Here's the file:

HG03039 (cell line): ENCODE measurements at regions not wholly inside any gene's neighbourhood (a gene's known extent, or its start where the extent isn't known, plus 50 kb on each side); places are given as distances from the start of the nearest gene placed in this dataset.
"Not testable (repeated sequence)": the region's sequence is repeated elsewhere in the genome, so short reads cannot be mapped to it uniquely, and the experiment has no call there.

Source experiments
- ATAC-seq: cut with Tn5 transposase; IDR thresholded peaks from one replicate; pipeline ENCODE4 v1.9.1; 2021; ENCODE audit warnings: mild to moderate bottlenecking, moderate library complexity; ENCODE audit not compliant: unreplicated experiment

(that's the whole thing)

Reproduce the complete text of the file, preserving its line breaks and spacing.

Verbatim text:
HG03039 (cell line): ENCODE measurements at regions not wholly inside any gene's neighbourhood (a gene's known extent, or its start where the extent isn't known, plus 50 kb on each side); places are given as distances from the start of the nearest gene placed in this dataset.
"Not testable (repeated sequence)": the region's sequence is repeated elsewhere in the genome, so short reads cannot be mapped to it uniquely, and the experiment has no call there.

Source experiments
- ATAC-seq: cut with Tn5 transposase; IDR thresholded peaks from one replicate; pipeline ENCODE4 v1.9.1; 2021; ENCODE audit warnings: mild to moderate bottlenecking, moderate library complexity; ENCODE audit not compliant: unreplicated experiment